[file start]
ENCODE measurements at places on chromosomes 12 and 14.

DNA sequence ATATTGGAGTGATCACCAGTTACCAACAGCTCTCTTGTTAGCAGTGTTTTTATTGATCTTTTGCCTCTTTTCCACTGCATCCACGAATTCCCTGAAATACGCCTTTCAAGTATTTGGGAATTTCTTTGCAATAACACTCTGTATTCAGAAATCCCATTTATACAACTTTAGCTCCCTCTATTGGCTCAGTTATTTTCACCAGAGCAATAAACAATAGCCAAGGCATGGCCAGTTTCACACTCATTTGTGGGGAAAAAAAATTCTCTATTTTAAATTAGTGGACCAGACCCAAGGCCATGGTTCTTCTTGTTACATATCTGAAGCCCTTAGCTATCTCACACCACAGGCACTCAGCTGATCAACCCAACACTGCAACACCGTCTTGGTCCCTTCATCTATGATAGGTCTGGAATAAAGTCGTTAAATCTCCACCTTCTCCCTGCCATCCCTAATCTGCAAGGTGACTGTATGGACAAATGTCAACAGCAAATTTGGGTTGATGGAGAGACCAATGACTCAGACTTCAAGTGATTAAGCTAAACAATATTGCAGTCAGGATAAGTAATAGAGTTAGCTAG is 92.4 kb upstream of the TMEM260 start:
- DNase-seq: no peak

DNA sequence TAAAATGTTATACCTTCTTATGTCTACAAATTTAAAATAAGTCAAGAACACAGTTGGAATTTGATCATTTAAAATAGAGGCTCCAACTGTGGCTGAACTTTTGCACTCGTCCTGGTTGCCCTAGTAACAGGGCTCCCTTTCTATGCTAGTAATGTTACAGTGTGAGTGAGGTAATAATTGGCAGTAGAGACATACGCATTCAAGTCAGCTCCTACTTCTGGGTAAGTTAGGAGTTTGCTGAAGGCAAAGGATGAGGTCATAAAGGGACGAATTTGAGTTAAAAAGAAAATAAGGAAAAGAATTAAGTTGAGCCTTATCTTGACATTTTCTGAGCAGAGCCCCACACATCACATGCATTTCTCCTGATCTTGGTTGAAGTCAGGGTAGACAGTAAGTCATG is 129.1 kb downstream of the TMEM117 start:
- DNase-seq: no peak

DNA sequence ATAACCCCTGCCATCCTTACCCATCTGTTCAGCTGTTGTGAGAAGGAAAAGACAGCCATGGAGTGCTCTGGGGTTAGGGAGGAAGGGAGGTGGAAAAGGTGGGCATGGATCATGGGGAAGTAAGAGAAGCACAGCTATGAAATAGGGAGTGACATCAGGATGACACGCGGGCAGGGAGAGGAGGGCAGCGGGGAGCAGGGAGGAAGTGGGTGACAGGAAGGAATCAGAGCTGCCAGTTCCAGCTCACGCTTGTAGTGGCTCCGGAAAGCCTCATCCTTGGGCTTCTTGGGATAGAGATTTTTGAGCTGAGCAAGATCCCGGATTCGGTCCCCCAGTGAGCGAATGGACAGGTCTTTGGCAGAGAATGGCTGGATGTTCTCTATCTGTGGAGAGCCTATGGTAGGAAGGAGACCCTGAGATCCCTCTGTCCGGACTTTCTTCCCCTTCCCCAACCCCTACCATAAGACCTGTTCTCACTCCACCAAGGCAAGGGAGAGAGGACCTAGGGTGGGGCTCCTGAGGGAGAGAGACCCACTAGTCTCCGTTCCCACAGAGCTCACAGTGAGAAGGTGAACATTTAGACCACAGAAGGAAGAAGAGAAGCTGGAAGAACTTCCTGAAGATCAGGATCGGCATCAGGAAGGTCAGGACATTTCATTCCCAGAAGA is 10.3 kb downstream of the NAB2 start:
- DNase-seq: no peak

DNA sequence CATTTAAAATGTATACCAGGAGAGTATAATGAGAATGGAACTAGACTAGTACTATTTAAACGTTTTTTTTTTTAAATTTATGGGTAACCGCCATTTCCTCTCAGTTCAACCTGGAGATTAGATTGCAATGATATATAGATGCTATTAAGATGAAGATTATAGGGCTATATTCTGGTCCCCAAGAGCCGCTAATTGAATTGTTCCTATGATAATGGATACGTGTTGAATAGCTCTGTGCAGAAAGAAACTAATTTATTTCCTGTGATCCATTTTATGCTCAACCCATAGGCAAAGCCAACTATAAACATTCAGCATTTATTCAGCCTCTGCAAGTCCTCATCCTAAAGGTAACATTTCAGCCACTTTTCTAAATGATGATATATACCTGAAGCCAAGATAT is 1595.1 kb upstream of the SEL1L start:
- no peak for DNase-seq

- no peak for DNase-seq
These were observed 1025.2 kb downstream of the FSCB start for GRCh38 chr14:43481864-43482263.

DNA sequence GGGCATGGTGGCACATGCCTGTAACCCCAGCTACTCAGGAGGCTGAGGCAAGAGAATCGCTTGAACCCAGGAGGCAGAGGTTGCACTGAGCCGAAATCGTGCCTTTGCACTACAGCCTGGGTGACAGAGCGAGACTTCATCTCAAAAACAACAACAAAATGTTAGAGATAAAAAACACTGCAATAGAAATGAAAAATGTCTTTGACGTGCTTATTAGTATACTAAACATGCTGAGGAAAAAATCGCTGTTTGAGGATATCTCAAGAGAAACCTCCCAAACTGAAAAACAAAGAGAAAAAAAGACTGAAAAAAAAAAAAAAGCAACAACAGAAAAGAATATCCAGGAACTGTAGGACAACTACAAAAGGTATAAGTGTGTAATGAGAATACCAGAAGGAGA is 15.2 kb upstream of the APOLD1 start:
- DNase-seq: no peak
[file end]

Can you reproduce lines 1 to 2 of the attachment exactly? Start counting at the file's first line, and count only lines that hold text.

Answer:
ENCODE measurements at places on chromosomes 12 and 14.

DNA sequence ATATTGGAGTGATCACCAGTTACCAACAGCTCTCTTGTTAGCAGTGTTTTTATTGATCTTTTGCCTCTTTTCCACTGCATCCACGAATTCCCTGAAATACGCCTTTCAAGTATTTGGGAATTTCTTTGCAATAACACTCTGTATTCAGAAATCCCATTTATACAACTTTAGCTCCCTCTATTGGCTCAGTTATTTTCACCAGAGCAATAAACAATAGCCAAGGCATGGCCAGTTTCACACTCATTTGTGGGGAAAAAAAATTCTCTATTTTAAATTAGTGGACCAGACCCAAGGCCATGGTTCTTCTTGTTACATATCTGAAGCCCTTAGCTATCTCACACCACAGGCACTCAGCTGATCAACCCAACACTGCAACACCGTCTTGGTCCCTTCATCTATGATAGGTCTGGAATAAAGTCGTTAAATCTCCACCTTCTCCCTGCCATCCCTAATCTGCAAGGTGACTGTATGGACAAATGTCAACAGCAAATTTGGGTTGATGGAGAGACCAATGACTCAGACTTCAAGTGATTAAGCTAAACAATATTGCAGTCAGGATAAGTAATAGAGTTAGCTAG is 92.4 kb upstream of the TMEM260 start: